Does the concept of such a framework go against the values of child-initiated learning?


Sentence writing with pictures

October 17, 2009

In the last few weeks I have been discussing IEP targets with children in my class (Year 4). A number of them have targets relating to writing simple sentences, and had been set targets last year to have regular practice writing sentences to go with pictures they were given. This struck me as a good idea, and is something I have done before with my year 2 class on the advice of my fantastic PGCE tutor Kate Glavina.

However, I had an interesting conversation with one of the more streetwise boys when I suggested this. He took offense at the suggestion he couldn’t write ‘simple’ sentences, and when I suggested the picture writing his response was along the lines of “Not again, that’s baby’s work writing about those pictures of girls!”. I asked him what he liked, and he replied immediately ‘Cars! Hummers, Porche’s and Lambourghini’s!”. Therefore, much to his amazement, we made the deal that if I found him some cool pictures of cars, then he would write me some cool (not simple) sentences.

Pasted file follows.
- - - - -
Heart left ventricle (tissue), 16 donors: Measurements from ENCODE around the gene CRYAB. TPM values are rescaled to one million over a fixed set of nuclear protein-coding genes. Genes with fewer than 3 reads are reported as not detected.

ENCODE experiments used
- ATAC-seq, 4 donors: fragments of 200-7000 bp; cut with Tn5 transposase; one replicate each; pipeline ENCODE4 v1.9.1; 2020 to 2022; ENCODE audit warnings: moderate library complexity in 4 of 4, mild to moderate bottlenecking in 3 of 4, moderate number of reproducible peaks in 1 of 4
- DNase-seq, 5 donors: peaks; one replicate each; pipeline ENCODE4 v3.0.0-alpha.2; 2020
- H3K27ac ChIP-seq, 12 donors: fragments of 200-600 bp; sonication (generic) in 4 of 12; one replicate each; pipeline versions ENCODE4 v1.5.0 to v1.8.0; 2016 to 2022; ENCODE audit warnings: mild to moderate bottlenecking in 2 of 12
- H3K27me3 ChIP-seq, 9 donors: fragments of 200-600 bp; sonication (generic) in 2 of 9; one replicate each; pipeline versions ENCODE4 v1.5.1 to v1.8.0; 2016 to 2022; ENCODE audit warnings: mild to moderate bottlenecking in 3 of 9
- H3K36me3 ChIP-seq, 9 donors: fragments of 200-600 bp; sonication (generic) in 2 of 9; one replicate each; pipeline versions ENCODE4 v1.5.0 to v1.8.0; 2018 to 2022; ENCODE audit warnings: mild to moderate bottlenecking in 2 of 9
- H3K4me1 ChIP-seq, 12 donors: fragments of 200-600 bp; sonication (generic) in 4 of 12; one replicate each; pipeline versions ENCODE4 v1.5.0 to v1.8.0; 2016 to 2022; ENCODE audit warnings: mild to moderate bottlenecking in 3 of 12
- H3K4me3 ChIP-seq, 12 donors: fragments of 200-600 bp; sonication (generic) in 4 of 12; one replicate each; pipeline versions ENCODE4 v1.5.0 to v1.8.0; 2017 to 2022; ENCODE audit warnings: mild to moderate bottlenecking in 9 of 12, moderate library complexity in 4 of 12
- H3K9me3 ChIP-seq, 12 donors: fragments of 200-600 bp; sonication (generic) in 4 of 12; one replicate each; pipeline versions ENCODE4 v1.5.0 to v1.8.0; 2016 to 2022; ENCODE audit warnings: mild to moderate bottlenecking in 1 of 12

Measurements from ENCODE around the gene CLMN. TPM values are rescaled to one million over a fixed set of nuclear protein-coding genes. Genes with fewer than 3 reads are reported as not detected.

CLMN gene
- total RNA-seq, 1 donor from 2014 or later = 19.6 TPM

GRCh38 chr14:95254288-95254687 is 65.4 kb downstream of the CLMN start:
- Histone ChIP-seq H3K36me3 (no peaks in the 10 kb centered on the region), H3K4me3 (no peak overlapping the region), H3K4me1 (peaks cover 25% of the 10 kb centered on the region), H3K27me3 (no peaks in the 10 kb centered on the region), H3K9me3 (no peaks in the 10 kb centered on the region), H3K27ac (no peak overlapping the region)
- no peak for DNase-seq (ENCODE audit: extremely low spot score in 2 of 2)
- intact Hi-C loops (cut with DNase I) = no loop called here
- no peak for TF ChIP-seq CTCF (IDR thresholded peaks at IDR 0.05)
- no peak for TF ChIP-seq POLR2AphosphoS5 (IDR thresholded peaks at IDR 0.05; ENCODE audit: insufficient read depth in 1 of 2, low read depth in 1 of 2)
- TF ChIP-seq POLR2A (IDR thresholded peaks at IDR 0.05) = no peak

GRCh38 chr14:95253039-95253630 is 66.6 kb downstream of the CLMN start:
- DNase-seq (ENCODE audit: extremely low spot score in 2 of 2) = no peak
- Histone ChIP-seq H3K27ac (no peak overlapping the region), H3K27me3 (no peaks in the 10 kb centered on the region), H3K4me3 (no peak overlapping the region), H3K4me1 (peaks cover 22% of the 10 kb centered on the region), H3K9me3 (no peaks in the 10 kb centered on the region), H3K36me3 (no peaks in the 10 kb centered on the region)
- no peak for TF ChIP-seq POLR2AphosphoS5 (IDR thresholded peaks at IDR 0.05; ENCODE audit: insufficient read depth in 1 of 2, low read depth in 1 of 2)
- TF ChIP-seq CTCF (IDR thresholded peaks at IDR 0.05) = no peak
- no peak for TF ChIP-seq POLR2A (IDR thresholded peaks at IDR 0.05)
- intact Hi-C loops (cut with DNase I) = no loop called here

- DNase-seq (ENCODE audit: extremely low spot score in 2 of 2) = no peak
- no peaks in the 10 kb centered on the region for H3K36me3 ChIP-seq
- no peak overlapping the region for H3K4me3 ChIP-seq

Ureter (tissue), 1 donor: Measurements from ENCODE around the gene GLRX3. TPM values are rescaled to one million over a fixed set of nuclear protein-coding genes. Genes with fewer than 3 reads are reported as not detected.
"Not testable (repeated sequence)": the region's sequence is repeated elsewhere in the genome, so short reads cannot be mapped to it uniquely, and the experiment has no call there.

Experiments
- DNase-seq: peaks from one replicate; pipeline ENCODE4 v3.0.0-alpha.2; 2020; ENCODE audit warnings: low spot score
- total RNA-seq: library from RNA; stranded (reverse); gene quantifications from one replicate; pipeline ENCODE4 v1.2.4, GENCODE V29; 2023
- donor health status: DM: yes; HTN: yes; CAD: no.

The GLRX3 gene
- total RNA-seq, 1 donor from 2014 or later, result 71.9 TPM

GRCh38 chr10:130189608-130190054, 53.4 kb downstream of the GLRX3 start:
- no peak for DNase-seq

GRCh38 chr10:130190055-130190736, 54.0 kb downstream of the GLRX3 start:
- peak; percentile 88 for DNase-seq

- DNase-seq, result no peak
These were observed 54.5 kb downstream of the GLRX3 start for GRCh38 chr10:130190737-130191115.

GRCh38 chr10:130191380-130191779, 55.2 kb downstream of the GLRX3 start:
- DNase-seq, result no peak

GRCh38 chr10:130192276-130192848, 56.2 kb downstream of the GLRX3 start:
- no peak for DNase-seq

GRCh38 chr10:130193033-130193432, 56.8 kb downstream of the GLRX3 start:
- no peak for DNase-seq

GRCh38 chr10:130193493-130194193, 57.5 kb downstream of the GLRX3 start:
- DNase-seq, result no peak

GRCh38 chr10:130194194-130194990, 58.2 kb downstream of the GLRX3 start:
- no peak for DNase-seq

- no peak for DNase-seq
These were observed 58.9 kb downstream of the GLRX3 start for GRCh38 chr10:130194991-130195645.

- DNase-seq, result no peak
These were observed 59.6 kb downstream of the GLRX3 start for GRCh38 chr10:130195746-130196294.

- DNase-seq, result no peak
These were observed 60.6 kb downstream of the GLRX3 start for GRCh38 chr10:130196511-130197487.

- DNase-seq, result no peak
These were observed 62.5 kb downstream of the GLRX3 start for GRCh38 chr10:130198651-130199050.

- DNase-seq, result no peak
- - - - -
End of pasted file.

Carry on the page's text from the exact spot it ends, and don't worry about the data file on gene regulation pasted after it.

Due to the fact  other things got in the way, we didn’t get round to making this happen for a week or so. Throughout that time he was asking me when he was going to do his ‘car work’, and soon some other children were asking me as well…

Last week I put together the pictures. I am a big fan of, a search engine that lets you search for high quality images which are creative commons licensed. It was obvious from our conversation that these pictures needed to be exciting and engaging, so I used compfight to find a set of pictures which I hoped would genuinely engage him and the rest of my reluctant writers. I feel strongly that you need to have high production values for things you make for the classroom, so I used Apple’s Pages to put together a sheet that would complement these exciting pictures.

Last week we began, and the results have been fantastic! There was great excitement when I revealed the full colour pictures I had printed for them, and a genuine scramble for children to get the ones that grabbed their interest (some had chosen to go for wildlife rather than cars as their subject). The best part is that in two short sessions several of the pupils who were making no attempt to organize their ideas into sentences have started to do so. We still have a lot of work to do, but they are really starting to try to improve their writing as they want to do their best at this activity. Our last session ended with them all imploring me to let them take them home, something which really surprised me coming from these children. “My Mum will work on it with me because she loves cars too and she will remind me to do my car work.”

Just a simple idea, but one I thought was worth sharing. It just shows how taking some time to listen to children’s interests can reap rewards in terms of their engagement and effort. Hopefully, as this is something they have engaged with well, they will be willing to return to it to try to edit and improve their sentences.